- Radiographs or Sonography of foot in maximal dorsiflexion
- Sever’s disease (calcaneal apophysitis): inflammation of the calcaneal apophysis due to overloading
- Clinical, Ultrasound investigations
- Calcaneal fractures (and stress fractures): fractures as a consequence of repetitive load to the heel
- Ottawa Ankle Rules, Radiography, MRI (isotopic bone scan) and ultrasound.
- Baxter nerve entrapment: (chronic compression of the first branch of the lateral plantar nerve)
- Clinical (Tinel’s sign)
- Tarsal tunnel syndrome (sinus tarsi): Impingement of the posterior tibial nerve
- Clinical (Tinel’s sign, dorsiflexion-eversion test)
- Heel fat pad syndrome: Atrophy or inflammation of the shock-absorbing fatty pad or corpus adiposum
- Clinical, ultrasound scan
- Chronic lateral ankle pain with other cause:
A diagnosis is based on the patient’s history and on the results of the physical examination. Diagnosis is usually confirmed by X-ray, but other diagnostic adjuncts are also used. Radiology may show calcaneal spur formation or calcification at either the insertion of the Achilles tendon or the origin of the plantar fascia. Rarely is an MRI required.
- Lower Extremity Functional Scale (LEFS)
- Outcome Measures Database
There are different aspects that need to be taken into consideration when performing the clinical examination.
- Is range of motion limited in the ankle and foot, especially passive dorsiflexion of the toes?
- Palpation of the proximal plantar fascia attachment at the heel. The presence of a calcaneal spur, any tenderness (site/severity) or deformities can be felt (in combination with the dorsiflexion)
- Is there any atrophy of the heel pad in comparison with the other foot in combination with reduced muscle strength?
- Is there any swelling?
- Presence of hypesthesias/dysthesias of the tibial nerve? Tinel’s sign
- Are there any skin tears on the foot?
- Any difference in foot alignment in comparison with the other foot?
- Aggravation on weight-bearing?
- Evaluation of gait
‘The clinical practice guideline revision 2010 outlines different phases, divided in tiers. If a certain tier reduces symptoms, treatment should continue. If no improvement is reported, then treatment moves to a higher tier.
Recommended treatment timeline before moving up a tier if no improvement in symptoms:
Symptoms of Heel Spurs
Heel spurs often cause no symptoms. But heel spurs can be associated with intermittent or chronic pain — especially while walking, jogging, or running — if inflammation develops at the point of the spur formation. In general, the cause of the pain is not the heel spur itself but the soft-tissue injury associated with it.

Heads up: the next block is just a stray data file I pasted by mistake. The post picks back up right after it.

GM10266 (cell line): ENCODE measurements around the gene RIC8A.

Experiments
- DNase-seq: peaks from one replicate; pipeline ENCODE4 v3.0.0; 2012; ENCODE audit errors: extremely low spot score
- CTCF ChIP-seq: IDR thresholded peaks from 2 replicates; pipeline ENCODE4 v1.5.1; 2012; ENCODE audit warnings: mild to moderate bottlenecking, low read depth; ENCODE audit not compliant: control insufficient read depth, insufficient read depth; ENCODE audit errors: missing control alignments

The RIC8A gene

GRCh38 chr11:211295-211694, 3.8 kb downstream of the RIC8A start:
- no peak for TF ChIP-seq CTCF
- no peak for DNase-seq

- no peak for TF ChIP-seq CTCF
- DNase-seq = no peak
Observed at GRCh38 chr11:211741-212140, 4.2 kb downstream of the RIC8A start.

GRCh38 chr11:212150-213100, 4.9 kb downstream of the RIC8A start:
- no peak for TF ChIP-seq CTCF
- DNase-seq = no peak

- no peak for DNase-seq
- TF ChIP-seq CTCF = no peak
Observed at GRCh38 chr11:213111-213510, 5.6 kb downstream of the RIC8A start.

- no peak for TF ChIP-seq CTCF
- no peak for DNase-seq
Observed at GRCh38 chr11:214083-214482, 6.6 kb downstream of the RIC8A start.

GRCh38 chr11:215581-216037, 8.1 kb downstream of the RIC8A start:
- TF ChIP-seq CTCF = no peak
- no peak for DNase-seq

Many people describe the pain of heel spurs and plantar fasciitis as a knife or pin sticking into the bottom of their feet when they first stand up in the morning — a pain that later turns into a dull ache. They often complain that the sharp pain returns after they stand up after sitting for a prolonged period of time.
Non-Surgical Treatments for Heel Spurs
The heel pain associated with heel spurs and plantar fasciitis may not respond well to rest. If you walk after a night’s sleep, the pain may feel worse as the plantar fascia suddenly elongates, which stretches and pulls on the heel. The pain often decreases the more you walk. But you may feel a recurrence of pain after either prolonged rest or extensive walking.
If you have heel pain that persists for more than one month, consult a health care provider. They may recommend conservative treatments such as:
- Stretching exercises
- Shoe recommendations
- Taping or strapping to rest stressed muscles and tendons
- Shoe inserts or orthotic devices
- Physical therapy
- Night splints
Heel pain may respond to treatment with over-the-counter medications such as acetaminophen (Tylenol), ibuprofen (Advil), or naproxen (Aleve). In many cases, a functional orthotic device can correct the causes of heel and arch pain such as biomechanical imbalances. In some cases, injection with a corticosteroid may be done to relieve inflammation in the area.
Surgery for Heel Spurs
More than 90 percent of people get better with nonsurgical treatments. If conservative treatment fails to treat symptoms of heel spurs after a period of 9 to 12 months, surgery may be necessary to relieve pain and restore mobility. Surgical techniques include:
- Release of the plantar fascia
- Removal of a spur
Pre-surgical tests or exams are required to identify optimal candidates, and it’s important to observe post-surgical recommendations concerning rest, ice, compression, elevation of the foot, and when to place weight on the operated foot. In some cases, it may be necessary for patients to use bandages, splints, casts, surgical shoes, crutches, or canes after surgery. Possible complications of heel surgery include nerve pain, recurrent heel pain, permanent numbness of the area, infection, and scarring. In addition, with plantar fascia release, there is risk of instability, foot cramps, stress fracture, and tendinitis.